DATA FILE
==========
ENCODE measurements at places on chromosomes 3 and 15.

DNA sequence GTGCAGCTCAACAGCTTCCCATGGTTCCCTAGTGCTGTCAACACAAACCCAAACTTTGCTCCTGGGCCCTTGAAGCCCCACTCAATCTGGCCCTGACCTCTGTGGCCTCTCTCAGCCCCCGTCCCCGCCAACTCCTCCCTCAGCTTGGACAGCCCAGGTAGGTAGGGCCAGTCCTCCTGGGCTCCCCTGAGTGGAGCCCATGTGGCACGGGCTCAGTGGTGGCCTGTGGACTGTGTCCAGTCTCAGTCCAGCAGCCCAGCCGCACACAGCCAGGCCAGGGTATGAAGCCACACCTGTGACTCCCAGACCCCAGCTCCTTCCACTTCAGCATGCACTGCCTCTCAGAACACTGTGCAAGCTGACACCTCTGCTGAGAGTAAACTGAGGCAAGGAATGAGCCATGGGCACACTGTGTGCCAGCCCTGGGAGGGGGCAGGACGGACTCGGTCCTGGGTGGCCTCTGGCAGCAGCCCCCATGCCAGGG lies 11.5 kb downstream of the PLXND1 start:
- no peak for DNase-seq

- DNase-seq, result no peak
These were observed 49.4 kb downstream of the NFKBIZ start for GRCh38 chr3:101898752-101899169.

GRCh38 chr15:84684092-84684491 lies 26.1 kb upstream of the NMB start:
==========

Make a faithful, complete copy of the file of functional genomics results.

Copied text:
ENCODE measurements at places on chromosomes 3 and 15.

DNA sequence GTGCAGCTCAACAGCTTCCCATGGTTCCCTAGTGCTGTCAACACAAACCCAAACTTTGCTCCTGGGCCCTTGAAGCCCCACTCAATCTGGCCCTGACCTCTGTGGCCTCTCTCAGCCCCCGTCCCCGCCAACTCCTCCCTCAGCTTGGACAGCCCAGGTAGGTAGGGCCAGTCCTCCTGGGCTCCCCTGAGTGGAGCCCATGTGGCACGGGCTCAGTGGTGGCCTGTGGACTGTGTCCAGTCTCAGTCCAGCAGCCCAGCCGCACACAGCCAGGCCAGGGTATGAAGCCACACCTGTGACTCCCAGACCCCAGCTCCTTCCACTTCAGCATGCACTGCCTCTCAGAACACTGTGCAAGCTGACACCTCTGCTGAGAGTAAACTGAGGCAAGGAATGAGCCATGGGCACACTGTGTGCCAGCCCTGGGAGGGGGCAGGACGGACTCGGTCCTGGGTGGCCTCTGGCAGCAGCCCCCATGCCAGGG lies 11.5 kb downstream of the PLXND1 start:
- no peak for DNase-seq

- DNase-seq, result no peak
These were observed 49.4 kb downstream of the NFKBIZ start for GRCh38 chr3:101898752-101899169.

GRCh38 chr15:84684092-84684491 lies 26.1 kb upstream of the NMB start: